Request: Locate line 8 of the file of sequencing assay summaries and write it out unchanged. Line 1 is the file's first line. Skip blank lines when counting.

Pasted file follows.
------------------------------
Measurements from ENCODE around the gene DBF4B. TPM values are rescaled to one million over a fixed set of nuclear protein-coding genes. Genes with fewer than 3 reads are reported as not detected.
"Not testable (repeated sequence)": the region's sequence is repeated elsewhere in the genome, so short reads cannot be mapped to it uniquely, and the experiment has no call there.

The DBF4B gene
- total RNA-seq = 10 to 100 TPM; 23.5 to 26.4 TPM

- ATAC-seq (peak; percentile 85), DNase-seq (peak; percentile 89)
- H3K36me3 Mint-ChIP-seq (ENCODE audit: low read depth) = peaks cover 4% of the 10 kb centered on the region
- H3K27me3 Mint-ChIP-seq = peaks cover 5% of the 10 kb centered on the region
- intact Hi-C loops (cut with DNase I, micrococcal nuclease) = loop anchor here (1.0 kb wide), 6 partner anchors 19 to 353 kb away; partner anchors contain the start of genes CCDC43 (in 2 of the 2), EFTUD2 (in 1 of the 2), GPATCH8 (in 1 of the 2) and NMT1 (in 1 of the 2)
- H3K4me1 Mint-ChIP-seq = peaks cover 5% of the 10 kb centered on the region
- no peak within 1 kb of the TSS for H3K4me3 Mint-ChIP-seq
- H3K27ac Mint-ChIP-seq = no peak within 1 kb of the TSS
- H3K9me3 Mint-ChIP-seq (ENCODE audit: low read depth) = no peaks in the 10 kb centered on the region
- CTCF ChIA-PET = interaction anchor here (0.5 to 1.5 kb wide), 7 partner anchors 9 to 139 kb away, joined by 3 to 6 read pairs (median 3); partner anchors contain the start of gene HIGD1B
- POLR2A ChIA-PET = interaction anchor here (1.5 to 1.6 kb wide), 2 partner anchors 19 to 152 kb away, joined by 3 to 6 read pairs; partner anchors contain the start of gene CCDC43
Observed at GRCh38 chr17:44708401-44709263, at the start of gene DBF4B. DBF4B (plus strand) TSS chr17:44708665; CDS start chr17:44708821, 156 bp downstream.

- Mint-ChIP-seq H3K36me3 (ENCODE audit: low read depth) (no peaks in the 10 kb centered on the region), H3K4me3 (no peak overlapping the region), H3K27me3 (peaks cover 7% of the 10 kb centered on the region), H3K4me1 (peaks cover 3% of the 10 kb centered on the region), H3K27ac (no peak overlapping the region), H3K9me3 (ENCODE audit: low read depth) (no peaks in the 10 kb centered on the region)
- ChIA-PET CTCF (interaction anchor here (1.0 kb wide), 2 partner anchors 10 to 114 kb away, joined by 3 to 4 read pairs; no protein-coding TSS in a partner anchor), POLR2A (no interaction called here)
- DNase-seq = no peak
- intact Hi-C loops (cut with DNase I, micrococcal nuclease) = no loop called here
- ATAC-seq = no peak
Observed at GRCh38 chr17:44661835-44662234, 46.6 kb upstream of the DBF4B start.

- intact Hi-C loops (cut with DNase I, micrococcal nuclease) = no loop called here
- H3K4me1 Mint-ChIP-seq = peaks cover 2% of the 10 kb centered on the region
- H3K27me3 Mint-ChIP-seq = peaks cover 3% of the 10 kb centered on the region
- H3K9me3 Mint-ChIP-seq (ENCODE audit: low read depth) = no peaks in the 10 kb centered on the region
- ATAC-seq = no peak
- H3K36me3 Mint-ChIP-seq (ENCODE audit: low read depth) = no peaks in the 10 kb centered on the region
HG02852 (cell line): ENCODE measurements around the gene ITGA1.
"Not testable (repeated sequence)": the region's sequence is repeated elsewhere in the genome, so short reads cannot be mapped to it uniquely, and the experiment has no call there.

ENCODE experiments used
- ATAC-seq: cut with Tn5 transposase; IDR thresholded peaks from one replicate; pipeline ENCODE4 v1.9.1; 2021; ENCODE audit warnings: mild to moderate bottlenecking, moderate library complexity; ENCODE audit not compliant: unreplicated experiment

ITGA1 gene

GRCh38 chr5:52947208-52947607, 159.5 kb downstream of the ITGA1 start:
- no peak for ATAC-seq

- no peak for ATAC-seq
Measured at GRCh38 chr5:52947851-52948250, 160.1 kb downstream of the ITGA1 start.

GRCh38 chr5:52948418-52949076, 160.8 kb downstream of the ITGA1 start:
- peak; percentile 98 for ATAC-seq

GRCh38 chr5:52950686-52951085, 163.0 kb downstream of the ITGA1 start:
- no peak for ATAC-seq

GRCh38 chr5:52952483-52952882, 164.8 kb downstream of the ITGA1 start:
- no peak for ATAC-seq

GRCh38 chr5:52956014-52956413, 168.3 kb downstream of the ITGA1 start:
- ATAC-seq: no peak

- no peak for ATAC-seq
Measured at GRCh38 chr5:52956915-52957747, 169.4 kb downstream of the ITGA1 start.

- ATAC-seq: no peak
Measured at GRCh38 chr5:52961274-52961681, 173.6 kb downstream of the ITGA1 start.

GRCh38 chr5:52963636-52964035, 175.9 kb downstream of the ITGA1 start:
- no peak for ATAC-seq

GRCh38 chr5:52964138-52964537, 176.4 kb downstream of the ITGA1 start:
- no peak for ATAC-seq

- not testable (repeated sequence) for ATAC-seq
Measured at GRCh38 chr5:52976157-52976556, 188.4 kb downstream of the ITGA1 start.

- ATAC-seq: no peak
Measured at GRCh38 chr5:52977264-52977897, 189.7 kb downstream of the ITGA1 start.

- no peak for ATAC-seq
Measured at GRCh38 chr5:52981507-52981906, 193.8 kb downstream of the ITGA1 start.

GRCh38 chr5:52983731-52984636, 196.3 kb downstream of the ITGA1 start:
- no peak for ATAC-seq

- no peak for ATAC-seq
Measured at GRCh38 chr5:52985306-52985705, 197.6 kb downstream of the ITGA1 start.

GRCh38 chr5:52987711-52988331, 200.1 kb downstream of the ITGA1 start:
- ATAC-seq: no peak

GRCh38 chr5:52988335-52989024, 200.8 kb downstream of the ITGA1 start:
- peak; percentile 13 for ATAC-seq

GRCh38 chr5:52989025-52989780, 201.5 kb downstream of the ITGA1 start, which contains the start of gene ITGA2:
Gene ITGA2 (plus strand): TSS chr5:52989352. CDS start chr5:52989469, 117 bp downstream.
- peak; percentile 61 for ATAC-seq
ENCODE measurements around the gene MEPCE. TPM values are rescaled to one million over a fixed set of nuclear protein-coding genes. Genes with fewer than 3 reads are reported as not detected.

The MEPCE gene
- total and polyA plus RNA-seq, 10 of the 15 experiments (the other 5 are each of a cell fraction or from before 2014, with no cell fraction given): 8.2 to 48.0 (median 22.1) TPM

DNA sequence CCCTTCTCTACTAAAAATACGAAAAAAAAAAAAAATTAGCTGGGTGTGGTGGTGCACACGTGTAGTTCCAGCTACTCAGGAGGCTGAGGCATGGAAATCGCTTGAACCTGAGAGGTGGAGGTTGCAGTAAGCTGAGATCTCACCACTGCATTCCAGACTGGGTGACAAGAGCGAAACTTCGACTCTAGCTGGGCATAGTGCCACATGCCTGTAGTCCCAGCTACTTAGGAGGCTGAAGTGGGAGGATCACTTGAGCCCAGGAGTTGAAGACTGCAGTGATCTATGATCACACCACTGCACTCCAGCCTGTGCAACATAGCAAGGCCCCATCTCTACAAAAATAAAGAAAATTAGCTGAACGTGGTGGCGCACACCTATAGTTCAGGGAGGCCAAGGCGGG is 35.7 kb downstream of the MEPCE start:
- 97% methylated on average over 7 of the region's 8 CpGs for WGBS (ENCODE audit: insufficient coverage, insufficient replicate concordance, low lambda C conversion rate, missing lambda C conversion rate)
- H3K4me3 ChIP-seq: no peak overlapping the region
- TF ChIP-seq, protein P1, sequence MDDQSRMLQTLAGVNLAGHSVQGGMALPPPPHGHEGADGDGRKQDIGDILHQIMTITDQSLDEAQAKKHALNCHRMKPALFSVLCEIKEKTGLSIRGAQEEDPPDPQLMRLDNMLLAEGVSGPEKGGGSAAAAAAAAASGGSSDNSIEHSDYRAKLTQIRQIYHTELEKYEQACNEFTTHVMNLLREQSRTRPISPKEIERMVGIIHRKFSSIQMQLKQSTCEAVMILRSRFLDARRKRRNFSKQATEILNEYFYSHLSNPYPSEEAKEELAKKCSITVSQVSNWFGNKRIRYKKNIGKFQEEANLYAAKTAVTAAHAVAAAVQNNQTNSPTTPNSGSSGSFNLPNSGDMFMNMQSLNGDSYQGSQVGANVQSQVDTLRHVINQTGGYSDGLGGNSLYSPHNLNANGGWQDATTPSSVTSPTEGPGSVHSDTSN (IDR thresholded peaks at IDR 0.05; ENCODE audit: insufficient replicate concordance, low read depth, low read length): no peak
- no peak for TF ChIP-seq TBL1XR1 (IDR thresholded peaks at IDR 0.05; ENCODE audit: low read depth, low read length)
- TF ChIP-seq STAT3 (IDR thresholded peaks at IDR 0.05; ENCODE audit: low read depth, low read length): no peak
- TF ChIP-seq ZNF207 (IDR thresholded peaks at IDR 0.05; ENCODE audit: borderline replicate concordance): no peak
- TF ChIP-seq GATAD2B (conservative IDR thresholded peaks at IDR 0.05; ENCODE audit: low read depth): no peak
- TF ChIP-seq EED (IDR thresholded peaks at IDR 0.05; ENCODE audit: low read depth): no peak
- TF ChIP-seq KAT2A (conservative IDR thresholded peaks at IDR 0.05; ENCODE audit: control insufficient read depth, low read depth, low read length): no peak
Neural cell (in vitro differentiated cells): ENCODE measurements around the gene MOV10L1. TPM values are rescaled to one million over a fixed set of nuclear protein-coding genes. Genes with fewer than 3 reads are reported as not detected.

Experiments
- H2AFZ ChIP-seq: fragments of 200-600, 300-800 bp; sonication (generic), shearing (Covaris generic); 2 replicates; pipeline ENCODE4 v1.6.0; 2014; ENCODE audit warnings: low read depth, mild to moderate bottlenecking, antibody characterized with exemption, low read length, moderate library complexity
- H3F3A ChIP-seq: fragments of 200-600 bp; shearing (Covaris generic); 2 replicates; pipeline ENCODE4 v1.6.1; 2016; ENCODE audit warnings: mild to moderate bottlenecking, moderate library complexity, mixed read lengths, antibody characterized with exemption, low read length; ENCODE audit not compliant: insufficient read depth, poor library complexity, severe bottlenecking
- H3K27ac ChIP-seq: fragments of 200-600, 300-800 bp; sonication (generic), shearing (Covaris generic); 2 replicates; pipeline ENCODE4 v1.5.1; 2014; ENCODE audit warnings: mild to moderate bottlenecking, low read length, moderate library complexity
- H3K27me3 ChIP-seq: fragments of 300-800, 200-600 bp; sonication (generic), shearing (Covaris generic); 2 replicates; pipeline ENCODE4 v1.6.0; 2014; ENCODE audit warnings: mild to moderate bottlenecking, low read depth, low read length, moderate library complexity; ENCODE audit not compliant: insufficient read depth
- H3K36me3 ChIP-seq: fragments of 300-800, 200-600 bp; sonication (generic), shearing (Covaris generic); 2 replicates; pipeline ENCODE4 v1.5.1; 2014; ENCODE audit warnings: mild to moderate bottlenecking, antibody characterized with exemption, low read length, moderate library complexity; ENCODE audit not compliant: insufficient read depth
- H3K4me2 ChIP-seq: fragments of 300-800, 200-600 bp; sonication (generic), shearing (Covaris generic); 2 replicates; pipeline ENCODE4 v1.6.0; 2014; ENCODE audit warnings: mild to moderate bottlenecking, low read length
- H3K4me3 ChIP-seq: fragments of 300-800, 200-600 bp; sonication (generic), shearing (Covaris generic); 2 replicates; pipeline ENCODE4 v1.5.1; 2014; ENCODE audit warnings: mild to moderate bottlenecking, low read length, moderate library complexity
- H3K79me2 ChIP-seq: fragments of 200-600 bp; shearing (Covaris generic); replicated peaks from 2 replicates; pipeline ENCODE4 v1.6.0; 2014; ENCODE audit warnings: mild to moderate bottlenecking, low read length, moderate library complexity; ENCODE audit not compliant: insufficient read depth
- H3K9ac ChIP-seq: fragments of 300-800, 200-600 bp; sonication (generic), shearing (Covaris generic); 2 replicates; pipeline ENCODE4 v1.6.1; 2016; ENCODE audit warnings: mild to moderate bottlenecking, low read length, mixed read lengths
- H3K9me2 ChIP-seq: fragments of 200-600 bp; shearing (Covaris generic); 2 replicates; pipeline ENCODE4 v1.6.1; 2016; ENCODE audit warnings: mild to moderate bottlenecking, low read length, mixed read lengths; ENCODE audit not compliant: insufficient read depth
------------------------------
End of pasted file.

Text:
- intact Hi-C loops (cut with DNase I, micrococcal nuclease) = loop anchor here (1.0 kb wide), 6 partner anchors 19 to 353 kb away; partner anchors contain the start of genes CCDC43 (in 2 of the 2), EFTUD2 (in 1 of the 2), GPATCH8 (in 1 of the 2) and NMT1 (in 1 of the 2)